This past weekend marked the return to college for many of the nation’s young students; their parents helped them pack up their materials and traveled in caravans to bring them back to their dorms for the coming school year. I know this not because I’m currently a student (oh, how long ago that was), or the father of one, or because I teach at an institute of higher learning. No, I know this because I took a rare day trip out of the city on Saturday – to Chester, New York, in nearby Orange County – and what should have been an hour and a half drive took fully double that length of time due to the increased traffic.
My short play The Mascot Always Pings Twice received its world premiere at the Sugar Loaf Arts Center, part of a one act festival featuring pieces dealing with environmental themes. (Which is only a small part of what Mascot is about, but having heard the script aloud in its entirety at last the environmental issues do come to the forefront more than I thought they did, so I guess they made the right choice!) Though I have been writing plays for a good number of years now, I have not yet grown so jaded as to take any production. In fact, most of the productions my plays have received have happened with – and, honestly, because – of my involvement. So if a production of something of mine is happening within a reasonable distance away, I’m going. And an hour and a half drive – even if it winds up being three hours thanks to college weekend traffic – strikes me as reasonable.
So I rented a car for the weekend – which, again, took longer than it’s ever taken me to do, thanks to the weekend’s increased activity – and hit the road. (After swinging by a local Petco and picking up an extra large container of cat litter, taking advantage of having a trunk for the first time in months.) And even surrounded by bumper-to-bumper traffic, I could feel the city streets and suburban sprawl give way to ever greener venues, until at last I was making my way through the gentle hills of the Hudson Highlands where the Catskills and Adirondacks begin. And finally, I was in a sleepy little town, one of the little arts enclaves that dot the upstate, my destination reached at last. I dined down the street, then made my way to the arts center. There was a bucolic pond around the back of the building; I sat for a few hours with a notepad, scribbling. I still have deadlines later this month after all, and felt the need to get some sort of work down. (That I managed to become one of those pretentious artists scratching away while staring dreamily off into the distance was, of course, a bonus.)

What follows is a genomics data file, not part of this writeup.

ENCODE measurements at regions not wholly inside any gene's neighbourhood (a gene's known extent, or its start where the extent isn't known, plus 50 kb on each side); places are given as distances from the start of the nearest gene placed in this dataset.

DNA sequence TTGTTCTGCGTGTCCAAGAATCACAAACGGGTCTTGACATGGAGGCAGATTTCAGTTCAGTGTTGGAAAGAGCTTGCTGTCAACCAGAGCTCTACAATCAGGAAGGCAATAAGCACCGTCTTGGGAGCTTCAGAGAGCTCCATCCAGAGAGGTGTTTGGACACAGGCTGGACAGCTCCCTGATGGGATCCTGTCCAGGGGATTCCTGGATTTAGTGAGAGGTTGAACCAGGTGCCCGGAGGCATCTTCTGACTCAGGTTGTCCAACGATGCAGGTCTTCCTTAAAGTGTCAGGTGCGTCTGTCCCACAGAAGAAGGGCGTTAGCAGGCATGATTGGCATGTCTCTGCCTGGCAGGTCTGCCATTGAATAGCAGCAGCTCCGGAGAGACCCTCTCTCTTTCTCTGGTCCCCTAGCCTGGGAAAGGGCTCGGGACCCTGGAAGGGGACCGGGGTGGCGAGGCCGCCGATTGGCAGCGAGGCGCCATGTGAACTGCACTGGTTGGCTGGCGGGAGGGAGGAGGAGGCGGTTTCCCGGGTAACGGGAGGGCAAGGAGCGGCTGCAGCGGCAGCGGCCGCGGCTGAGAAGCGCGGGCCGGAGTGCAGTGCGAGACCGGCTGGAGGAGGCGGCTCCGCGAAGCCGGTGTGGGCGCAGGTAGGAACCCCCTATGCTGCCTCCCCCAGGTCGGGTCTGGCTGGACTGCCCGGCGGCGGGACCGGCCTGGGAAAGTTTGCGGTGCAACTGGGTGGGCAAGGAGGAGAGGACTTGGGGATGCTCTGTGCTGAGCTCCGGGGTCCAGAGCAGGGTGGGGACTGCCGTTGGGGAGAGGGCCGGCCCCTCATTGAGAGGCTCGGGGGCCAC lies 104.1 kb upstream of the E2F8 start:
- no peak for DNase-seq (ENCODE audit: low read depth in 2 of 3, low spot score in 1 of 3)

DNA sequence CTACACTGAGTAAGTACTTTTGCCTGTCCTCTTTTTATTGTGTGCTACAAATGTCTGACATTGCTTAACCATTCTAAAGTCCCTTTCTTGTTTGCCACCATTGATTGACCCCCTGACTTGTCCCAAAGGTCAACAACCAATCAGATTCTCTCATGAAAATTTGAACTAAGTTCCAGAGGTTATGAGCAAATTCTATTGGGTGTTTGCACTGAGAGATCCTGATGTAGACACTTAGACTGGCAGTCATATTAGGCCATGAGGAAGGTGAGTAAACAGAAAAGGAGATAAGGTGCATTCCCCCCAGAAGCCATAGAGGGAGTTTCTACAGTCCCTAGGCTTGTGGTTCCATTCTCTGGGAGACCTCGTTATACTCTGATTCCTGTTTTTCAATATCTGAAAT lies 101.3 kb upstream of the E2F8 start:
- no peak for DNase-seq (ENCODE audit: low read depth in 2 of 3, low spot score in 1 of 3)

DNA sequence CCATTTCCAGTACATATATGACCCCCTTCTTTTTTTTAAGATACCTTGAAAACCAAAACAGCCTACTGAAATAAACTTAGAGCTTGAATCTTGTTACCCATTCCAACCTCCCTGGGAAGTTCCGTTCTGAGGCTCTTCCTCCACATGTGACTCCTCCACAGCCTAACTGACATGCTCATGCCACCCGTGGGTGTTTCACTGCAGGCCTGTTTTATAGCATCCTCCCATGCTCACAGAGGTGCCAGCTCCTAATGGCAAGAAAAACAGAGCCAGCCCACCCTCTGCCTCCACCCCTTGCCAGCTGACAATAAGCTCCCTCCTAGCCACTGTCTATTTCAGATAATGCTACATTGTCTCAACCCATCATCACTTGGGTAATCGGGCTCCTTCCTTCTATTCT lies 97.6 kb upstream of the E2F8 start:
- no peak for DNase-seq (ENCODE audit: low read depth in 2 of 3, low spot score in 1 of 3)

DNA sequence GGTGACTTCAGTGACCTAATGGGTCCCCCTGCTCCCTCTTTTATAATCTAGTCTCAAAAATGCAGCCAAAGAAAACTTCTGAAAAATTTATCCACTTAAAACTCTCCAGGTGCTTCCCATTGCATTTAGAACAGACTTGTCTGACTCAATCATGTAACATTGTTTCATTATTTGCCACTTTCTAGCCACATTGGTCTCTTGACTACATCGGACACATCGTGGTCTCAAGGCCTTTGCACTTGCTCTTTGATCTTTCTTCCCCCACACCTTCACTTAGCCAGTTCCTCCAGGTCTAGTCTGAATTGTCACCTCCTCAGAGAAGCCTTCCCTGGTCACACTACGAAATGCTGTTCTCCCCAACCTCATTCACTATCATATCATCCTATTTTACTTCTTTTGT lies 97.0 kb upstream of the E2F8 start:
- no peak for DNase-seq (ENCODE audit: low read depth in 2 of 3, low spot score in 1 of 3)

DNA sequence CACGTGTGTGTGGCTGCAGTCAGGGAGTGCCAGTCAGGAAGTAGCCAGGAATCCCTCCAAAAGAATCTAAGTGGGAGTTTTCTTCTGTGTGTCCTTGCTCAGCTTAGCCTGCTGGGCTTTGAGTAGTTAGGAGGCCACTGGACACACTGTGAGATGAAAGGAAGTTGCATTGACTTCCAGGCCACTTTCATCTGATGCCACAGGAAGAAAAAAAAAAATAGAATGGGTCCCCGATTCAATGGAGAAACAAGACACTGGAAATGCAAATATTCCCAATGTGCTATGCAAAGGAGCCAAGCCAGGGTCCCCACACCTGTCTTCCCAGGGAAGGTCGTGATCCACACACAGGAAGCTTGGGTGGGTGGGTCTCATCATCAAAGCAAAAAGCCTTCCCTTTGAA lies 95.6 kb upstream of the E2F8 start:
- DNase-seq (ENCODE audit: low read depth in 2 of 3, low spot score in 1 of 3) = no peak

Then I went inside to see the plays. The local arts center has two playing spaces, so in order to go see the show I had to make my way through a throng of KISS fans, there to see the local tribute band. (As one does.)
They did a great job with the script; it was gratifying to hear it, and see it up on its feet. And it was nice to have an appreciative crowd. But while that crowd was sizeable (a nice achievement!), the rest of the town was tiny, and quiet, and still – and after several months of hectic activity, and with many more such months to come, that was the best part of this trip. To have a few moments of head-clearing, restorative solitude, in that sparsely populated landscape.
(Apparently it’s not a college town.)